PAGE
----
Why Are Companies Really Struggling to Entice, Engage and Appoint the Talent They Desperately Need?

It is no secret that companies are struggling to find the talent they need. Vacancies are at an all-time high and the high-calibre talent required to fill these positions is increasingly becoming more difficult to entice. So why are companies having such a difficult time enticing, engaging, and appointing the talent they so desperately need?

header curve

One of the reasons companies are struggling to find high-calibre talent is because candidates have never been presented with so many differing opportunities. The pandemic has increased the number of roles that can be done remotely which has added to a great outlook for candidates. With more and more businesses looking for people with in demand skills, experience and high potential, it's no surprise that the best employees are being targeted by multiple organisations. This makes recruitment difficult and requires recruitment processes to be very innovative, appealing and quick. It is not uncommon for top talent to get multiple offers from companies looking to attract them, making it increasingly hard for companies to retain these coveted employees.

In this article, we will be exploring why companies are struggling to entice, engage and appoint the talent they desperately need. We will also look at different ways companies can solve this problem. 


Outsized Expectations and Endless Alternatives

Many people often expect an increase in salary when they look for a new job. This means that companies aren't only competing with other organisations for the same talent, but they're also battling internal candidates who are looking to cash in on their increased value too. Since there is such stiff competition for top talent, it doesn't take much for highly skilled individuals to get multiple offers. This makes it difficult for companies to hold onto the talent they already have, let alone attract new employees. Wage inflation is rocketing, and candidates can easily secure an extra 20% plus on their basic salary just by moving jobs.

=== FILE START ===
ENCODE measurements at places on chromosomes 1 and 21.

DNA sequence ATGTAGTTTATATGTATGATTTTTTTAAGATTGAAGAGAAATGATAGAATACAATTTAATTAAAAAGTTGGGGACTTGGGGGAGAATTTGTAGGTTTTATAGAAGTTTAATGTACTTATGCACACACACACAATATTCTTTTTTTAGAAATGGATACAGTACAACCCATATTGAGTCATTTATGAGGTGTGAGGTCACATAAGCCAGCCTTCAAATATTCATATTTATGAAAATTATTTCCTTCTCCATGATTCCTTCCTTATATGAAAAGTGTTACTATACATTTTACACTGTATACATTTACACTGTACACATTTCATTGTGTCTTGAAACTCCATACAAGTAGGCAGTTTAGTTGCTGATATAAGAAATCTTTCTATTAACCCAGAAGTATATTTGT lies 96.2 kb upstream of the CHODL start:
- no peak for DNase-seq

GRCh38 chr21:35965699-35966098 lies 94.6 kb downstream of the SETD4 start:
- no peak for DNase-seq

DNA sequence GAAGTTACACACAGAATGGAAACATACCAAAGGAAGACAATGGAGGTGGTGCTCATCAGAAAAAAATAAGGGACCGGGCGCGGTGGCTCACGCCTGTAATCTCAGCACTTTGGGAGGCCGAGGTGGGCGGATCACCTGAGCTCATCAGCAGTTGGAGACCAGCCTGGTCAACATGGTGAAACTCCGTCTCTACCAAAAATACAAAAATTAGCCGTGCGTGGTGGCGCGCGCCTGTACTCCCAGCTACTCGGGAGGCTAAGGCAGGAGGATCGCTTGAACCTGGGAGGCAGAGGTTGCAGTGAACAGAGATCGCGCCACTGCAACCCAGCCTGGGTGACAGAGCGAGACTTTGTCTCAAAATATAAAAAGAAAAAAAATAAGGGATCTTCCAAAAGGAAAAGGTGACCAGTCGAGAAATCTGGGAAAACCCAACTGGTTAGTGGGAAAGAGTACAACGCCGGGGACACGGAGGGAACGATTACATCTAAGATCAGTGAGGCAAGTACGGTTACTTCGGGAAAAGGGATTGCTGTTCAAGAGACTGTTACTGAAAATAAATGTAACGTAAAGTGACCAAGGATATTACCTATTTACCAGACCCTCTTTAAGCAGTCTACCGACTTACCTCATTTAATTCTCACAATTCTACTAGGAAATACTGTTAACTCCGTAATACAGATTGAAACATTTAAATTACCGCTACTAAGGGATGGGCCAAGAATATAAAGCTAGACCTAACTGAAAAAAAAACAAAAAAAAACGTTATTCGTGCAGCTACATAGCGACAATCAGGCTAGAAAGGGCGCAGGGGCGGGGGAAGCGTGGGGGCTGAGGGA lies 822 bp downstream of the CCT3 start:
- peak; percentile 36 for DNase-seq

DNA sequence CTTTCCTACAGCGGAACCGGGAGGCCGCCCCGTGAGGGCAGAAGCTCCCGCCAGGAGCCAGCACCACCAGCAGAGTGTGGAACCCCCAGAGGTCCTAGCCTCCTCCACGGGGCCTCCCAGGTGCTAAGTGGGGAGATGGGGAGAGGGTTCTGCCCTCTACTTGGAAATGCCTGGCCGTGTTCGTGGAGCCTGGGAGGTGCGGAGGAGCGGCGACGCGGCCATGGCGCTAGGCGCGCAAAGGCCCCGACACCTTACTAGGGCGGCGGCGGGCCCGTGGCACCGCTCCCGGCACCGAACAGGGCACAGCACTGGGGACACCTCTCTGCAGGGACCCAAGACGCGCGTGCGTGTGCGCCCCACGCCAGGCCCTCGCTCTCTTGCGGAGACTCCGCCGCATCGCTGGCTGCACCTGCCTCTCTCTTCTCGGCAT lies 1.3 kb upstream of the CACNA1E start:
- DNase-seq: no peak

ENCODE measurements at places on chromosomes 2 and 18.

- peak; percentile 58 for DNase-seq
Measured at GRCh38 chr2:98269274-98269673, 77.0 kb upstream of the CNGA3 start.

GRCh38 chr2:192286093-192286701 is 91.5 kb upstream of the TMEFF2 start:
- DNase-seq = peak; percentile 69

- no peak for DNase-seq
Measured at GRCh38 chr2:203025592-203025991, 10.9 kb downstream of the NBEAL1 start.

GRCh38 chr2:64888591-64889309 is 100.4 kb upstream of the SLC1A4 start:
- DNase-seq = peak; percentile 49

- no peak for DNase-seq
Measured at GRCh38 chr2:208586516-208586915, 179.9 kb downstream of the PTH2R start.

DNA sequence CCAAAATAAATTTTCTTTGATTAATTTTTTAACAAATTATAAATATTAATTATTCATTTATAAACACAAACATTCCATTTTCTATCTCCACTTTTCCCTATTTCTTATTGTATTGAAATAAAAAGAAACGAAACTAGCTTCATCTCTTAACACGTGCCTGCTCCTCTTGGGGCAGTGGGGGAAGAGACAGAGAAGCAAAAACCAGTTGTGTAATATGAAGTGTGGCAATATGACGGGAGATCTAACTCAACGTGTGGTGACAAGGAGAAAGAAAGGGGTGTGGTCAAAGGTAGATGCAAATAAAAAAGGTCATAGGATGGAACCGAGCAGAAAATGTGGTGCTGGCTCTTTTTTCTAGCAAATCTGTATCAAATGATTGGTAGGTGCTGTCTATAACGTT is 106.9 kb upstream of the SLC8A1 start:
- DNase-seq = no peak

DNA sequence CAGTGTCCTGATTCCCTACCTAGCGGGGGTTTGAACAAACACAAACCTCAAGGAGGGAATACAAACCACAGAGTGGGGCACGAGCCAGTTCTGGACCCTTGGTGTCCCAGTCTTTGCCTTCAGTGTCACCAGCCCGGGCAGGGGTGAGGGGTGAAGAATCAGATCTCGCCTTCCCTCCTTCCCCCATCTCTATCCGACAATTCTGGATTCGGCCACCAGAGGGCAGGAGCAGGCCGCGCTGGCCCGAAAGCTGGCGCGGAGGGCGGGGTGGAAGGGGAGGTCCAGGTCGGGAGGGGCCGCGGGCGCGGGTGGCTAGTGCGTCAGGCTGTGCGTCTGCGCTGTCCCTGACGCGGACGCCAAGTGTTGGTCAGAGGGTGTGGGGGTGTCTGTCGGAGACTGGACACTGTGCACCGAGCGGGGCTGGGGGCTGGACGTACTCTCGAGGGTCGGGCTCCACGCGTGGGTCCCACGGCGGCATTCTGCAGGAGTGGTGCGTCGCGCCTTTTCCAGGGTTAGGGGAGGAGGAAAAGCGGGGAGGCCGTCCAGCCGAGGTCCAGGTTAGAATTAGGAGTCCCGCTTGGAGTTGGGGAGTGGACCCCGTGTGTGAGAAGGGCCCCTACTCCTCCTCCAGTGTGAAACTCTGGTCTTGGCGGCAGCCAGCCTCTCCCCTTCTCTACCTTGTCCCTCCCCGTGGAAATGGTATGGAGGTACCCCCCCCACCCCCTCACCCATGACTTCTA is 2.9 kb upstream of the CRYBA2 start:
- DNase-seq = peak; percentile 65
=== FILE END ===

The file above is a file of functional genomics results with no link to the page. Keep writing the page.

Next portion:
Another factor which makes recruitment so difficult is that people don't just want a job. They want a career with an organisation that aligns to their purpose and values. People are looking at their next step in life and are trying to find opportunities that will help them grow and develop their skills and experience. They are also looking for employers that take mental health and wellbeing seriously. This means it has never been more critical for companies to do something more than just offer a job. In the recruitment process, candidates want total visibility for what it is like to work in your business. They want you to bring the experience to life. After all, if you don’t I am sure your competitors will!!


Geographic Limitations

Geographical requirements are changing. Historically, talented professionals, particularly new graduates, would tend to travel to cities in search of high-paying jobs with well-known companies. Businesses located in less appealing areas were always limited in terms of the candidate pool they could access. This was the single largest hurdle to attracting top talent, but the pandemic has presented the serious option of remote working. Most candidates we speak to are looking for a hybrid working model. They don’t want to have to commute to an office every day, but they also don’t want to be staying at home full time. It is clear that the companies who have embraced remote or hybrid working and making it much easier for themselves to entice and secure really high calibre talent. On the other hand, there are plenty of companies refusing and instead are insisting on holding on to their pre-pandemic office-based roles. This approach really reduces the talent pool available to them.


Inconsistent or Disorganized Recruitment Processes